Human Constanta human rights organization’s position on the case of Mehrdad Jamshidian

Human Constanta
24 June 2019

On June 17, 2019, citizen of the Islamic Republic of Iran Mehrdad Jamshidian was notified that he could stay in the Republic of Belarus due to impossibility to deport him to other states. It is noted in the official statement of the Citizenship and Migration Department that the decision was made “for humanitarian reasons”. Mehrdad says it was a collective victory and thanks all those who supported him within all this time. This is what he sent us after this news:

Thank you Lord and everyone I know who have worked hard and supported me and my family for many years, thank you very much and the Lord bless you.

From left to right: Human Constanta Lawyer Alena Chekhovich, Co-Founder Nasta Lojko, Foreign Nationals and Stateless Persons Issues Coordinator Enira Bronitskaya and Mehrdad Jamshidian.
From left to right: Human Constanta Lawyer Alena Chekhovich, Co-Founder Nasta Lojko, Foreign Nationals and Stateless Persons Issues Coordinator Enira Bronitskaya and Mehrdad Jamshidian.

Human Constanta has been engaged in the case of Mehrdad Jamshidian since 2014. During this time, the authorities held him in a temporary detention facility several times and ruled to expel or deport him.

The fact that today he can stay with his family is the result of joint professional work and solidarity of many people in the country and abroad. We have collected more than 2,000 signatures exclusively against the decision to deport him in the spring of 2019. Amnesty International has also announced an international action to support Mehrdad. During the seven years of Mehrdad’s misadventures, hundreds of people became involved in his history, helped him and his family, supported them or simply worried, prayed and were concerned. Now all these people can say “We’ve done it”.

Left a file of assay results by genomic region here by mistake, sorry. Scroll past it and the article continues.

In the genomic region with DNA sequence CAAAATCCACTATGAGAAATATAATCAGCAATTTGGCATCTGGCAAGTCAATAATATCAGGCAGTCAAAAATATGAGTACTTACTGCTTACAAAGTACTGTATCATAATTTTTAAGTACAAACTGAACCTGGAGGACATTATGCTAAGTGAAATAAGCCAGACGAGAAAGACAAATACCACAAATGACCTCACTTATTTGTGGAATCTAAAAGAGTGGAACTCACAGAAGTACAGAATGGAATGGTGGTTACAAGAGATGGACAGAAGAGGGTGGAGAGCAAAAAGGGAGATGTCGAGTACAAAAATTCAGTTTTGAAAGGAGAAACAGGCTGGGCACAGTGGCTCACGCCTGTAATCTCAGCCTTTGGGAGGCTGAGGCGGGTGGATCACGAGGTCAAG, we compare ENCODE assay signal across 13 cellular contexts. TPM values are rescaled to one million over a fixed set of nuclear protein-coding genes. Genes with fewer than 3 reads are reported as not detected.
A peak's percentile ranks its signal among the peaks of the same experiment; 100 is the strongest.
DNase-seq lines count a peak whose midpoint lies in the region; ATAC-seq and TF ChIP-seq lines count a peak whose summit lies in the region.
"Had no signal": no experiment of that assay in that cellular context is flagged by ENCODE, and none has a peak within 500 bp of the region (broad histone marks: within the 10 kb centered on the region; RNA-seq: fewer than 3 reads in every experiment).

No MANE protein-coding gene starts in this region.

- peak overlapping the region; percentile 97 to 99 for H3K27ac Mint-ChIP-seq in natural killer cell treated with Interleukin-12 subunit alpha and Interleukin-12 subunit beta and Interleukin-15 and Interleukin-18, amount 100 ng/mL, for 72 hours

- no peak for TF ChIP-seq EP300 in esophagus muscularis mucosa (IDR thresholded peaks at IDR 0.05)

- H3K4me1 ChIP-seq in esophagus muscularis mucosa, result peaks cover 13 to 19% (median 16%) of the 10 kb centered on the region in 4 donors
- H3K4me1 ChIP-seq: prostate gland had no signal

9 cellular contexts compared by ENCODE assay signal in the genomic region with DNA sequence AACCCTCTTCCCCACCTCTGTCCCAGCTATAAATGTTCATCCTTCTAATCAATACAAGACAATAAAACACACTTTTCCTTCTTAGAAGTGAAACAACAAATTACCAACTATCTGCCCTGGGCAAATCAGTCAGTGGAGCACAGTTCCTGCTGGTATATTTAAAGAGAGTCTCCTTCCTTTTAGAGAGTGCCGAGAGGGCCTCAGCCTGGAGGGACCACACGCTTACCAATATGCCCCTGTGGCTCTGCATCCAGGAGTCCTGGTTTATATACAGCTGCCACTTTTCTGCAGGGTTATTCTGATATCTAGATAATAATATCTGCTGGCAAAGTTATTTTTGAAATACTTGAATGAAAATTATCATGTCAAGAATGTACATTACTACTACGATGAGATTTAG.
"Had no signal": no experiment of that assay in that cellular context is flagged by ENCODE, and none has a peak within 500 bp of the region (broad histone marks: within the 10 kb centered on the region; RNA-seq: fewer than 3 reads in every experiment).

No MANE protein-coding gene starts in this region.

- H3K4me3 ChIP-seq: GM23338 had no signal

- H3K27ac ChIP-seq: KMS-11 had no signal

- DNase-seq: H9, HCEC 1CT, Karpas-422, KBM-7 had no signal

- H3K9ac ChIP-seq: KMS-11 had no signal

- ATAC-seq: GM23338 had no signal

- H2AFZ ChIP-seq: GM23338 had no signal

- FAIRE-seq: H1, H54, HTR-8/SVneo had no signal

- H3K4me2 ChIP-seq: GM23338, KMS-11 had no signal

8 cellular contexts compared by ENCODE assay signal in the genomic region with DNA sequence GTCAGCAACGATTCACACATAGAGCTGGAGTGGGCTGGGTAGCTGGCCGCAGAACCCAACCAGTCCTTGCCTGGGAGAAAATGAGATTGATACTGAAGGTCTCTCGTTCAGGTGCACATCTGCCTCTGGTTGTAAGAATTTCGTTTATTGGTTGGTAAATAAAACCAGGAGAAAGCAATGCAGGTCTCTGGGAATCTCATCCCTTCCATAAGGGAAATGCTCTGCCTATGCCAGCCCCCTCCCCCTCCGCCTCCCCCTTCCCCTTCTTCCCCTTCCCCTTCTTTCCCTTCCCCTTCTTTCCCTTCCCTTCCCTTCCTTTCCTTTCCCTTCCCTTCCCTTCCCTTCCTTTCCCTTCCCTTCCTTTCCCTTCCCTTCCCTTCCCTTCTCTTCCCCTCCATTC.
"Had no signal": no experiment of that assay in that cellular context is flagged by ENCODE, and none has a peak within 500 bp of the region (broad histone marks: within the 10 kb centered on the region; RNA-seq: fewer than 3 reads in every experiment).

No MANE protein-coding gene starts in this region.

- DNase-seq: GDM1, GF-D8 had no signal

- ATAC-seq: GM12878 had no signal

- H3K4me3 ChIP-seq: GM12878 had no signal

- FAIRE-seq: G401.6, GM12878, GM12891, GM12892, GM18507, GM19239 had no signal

We appreciate the humane decision of the state bodies and are happy for Mehrdad and thankful to everyone who has supported him. His history clearly shows the problems that foreigners at risk of expulsion and deportation in our country face. But this case also shows what can and should be done to defend human rights even in these conditions.

We would like to draw attention to several important human rights circumstances in the case of Mehrdad Jamshidian:

Threat of the death penalty and torture in the absence of minimum fair trial standards. Refugee status applications and freedom of conscience

On August 25, 2012, Mehrdad returned to Minsk from Tehran, where he had visited his relatives. 

On December 28, 2012, he was detained in Minsk at Iran’s request for criminal prosecution:  M. M. Jamshidian is accused of having committed a crime in September 2012. He was accused of killing his mother and brother — an activist of the Green Revolution opposition movement. Iran also put him on Interpol’s wanted list. 

On May 03, 2013, the Prosecutor General’s Office of the Republic of Belarus decided not to extradite Jamshidian due to Iran’s non-compliance with the general and special conditions of extradition. Jamshidian was released from detention. 

His relatives in Iran provided witness statement concerning Mehrdad’s innocence and insisted on case dismissal. Nevertheless, since 2013 the Citizenship and Migration Department of the Republic of Belarus maintains the extradition procedure accompanied with arrests and continued detention. He applied for refugee status and was denied it for the first time in 2013. During the proceedings, it became publicly disclosed that in 2002 Mehrdad converted to Christianity, which is prosecuted in Iran. So, in 2015 he applied for the refugee status in Belarus again (and was denied), as well as for international protection to the Human Rights Committee — the body that monitors implementation of the International Covenant on Civil and Political Rights. 

In its View No. 2471/2014 of November 8, 2017, the Human Rights Committee stated that in case of extradition Mehrdad may face a real risk of tortures and death penalty as a result of a trial that doesn’t meet minimum standards of a fair trial. The Committee encouraged the Republic of Belarus not to expel Mehrdad Jamshidian to Iran. Otherwise, the Committee noted, Belarus would violate its obligations under Articles 6 (the right to life) and 7 (the right to freedom from torture) of the Covenant. For Belarus this is the first unique View which regards expulsion.

On July 5, 2018, the Commission for the Control of Interpol’s Files, with due regard for the decision of the Human Rights Committee, excluded Mehrdad’s data from the international wanted list.